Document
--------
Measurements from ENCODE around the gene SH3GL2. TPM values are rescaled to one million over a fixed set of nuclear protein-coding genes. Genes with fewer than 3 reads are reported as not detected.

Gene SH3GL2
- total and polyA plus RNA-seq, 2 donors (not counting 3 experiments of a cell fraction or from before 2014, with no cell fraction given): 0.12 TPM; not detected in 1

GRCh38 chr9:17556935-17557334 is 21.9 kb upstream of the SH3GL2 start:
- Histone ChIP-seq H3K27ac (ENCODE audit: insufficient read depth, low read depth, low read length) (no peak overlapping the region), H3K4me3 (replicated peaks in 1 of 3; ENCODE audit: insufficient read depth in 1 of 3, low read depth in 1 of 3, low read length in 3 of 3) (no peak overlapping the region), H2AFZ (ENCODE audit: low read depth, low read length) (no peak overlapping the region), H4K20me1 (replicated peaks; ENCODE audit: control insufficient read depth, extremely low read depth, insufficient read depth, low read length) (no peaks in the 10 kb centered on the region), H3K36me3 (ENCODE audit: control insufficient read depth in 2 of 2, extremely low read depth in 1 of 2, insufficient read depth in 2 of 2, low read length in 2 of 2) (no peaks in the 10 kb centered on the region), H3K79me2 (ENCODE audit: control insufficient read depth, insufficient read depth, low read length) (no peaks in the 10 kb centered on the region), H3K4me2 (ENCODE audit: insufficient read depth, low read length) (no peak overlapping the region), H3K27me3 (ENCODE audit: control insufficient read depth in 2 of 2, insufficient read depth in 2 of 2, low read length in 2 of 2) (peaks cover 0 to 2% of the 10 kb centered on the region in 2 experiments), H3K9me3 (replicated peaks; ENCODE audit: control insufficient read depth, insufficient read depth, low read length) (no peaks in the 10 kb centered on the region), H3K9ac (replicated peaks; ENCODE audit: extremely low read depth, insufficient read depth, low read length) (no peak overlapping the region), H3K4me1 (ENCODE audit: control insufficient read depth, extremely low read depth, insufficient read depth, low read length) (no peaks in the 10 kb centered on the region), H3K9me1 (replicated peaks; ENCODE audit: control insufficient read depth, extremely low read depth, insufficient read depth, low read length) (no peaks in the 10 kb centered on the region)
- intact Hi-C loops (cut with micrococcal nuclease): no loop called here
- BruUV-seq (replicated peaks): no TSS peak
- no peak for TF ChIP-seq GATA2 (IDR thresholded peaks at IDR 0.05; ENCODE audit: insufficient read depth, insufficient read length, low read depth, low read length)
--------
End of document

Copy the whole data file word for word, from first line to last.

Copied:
Measurements from ENCODE around the gene SH3GL2. TPM values are rescaled to one million over a fixed set of nuclear protein-coding genes. Genes with fewer than 3 reads are reported as not detected.

Gene SH3GL2
- total and polyA plus RNA-seq, 2 donors (not counting 3 experiments of a cell fraction or from before 2014, with no cell fraction given): 0.12 TPM; not detected in 1

GRCh38 chr9:17556935-17557334 is 21.9 kb upstream of the SH3GL2 start:
- Histone ChIP-seq H3K27ac (ENCODE audit: insufficient read depth, low read depth, low read length) (no peak overlapping the region), H3K4me3 (replicated peaks in 1 of 3; ENCODE audit: insufficient read depth in 1 of 3, low read depth in 1 of 3, low read length in 3 of 3) (no peak overlapping the region), H2AFZ (ENCODE audit: low read depth, low read length) (no peak overlapping the region), H4K20me1 (replicated peaks; ENCODE audit: control insufficient read depth, extremely low read depth, insufficient read depth, low read length) (no peaks in the 10 kb centered on the region), H3K36me3 (ENCODE audit: control insufficient read depth in 2 of 2, extremely low read depth in 1 of 2, insufficient read depth in 2 of 2, low read length in 2 of 2) (no peaks in the 10 kb centered on the region), H3K79me2 (ENCODE audit: control insufficient read depth, insufficient read depth, low read length) (no peaks in the 10 kb centered on the region), H3K4me2 (ENCODE audit: insufficient read depth, low read length) (no peak overlapping the region), H3K27me3 (ENCODE audit: control insufficient read depth in 2 of 2, insufficient read depth in 2 of 2, low read length in 2 of 2) (peaks cover 0 to 2% of the 10 kb centered on the region in 2 experiments), H3K9me3 (replicated peaks; ENCODE audit: control insufficient read depth, insufficient read depth, low read length) (no peaks in the 10 kb centered on the region), H3K9ac (replicated peaks; ENCODE audit: extremely low read depth, insufficient read depth, low read length) (no peak overlapping the region), H3K4me1 (ENCODE audit: control insufficient read depth, extremely low read depth, insufficient read depth, low read length) (no peaks in the 10 kb centered on the region), H3K9me1 (replicated peaks; ENCODE audit: control insufficient read depth, extremely low read depth, insufficient read depth, low read length) (no peaks in the 10 kb centered on the region)
- intact Hi-C loops (cut with micrococcal nuclease): no loop called here
- BruUV-seq (replicated peaks): no TSS peak
- no peak for TF ChIP-seq GATA2 (IDR thresholded peaks at IDR 0.05; ENCODE audit: insufficient read depth, insufficient read length, low read depth, low read length)